Many communities are already under threat from natural hazards events. Successfully adapting will be vital as climate impacts worsen. Some people and communities may have to alter how and where they live.
One option is managed retreat, which may be necessary to reduce or eliminate exposure to intolerable risk. It’s a carefully planned and managed process of relocating assets, activities and sites of cultural significance away from at-risk areas.
The plan will support councils to understand the adaptation options available. Key actions include:
- Action 5.1 Pass legislation to support managed retreat: this will address the complex issues around retreating from at-risk areas exposed to climate hazards.
- Action 5.2 The future for local government review: this is likely to include recommendations on what local government does, how it does it, and how it pays for it. This will include what should change in funding and financing to ensure viability and sustainability, fairness and equity, and maximum wellbeing.
- Action 5.3 Complete case study to explore co-investment for flood resilience: this will focus on addressing the challenges facing small local authorities and vulnerable communities in funding flood risk management.
- Action 5.5 Publish the programme of work on how Aotearoa meets the costs of climate change and invests in resilience: this will investigate additional investment from public and private sources to respond to the growing risks from climate change.
- Action 5.6 Scope a resilience standard or code for infrastructure: this will encourage risk reduction and resilience planning in existing and new assets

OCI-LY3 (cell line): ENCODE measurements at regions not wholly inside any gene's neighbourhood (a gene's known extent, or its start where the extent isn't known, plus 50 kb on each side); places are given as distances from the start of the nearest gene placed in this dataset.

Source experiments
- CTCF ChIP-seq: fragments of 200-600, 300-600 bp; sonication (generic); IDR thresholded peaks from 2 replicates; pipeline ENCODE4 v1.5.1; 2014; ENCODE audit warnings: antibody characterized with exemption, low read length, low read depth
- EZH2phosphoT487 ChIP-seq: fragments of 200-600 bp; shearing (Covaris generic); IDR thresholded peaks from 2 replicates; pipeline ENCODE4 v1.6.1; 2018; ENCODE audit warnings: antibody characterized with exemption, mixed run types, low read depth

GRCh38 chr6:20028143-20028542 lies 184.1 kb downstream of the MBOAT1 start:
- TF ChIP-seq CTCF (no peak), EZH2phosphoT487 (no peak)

- Action 5.9 Prioritise nature-based solutions: this will investigate how to ensure nature-based solutions are considered in planning and regulations, where possible, for both carbon removals and climate change adaptation.
Other actions in this chapter relevant to local council action include:
- Action 5.11 Encourage and support the evaluation of climate risks to landfills and contaminated sites.
- Action 5.12 Explore funding options to support the investigation and remediation of contaminated sites and landfills vulnerable to the effects of climate change.
- Action 5.13 Connect communities to wider response and recovery support.
Embedding climate resilience across government
The Government will embed climate resilience across all its strategies and policies. The following chapters in the plan have actions relevant to local government:
- Action 6.2 Engage with councils to implement the New Zealand Coastal Policy Statement.
- Action 6.4 Implement the proposed National Policy Statement on Indigenous Biodiversity.
Homes, buildings and places
- Action 7.4 Update regulatory requirements to ensure buildings are designed and constructed to withstand more extreme climate hazards.
- Action 8.6 Invest in public transport and active transport.
- Action 8.8 Support knowledge sharing and the implementation of adaptation actions across the sector.
Economy and Financial System
Future engagement during implementation
As the plan is implemented, more targeted engagement with different stakeholders, including local government, will take place.
Inclusive engagement, particularly with those disproportionately affected by climate change, will help to ensure actions lead to equitable climate resilience.
We are taking the same approach with the implementation of the emissions reduction plan, and encouraging engaged and active public participation.
Climate change and local government: what the national adaptation plan means for you
© Ministry for the Environment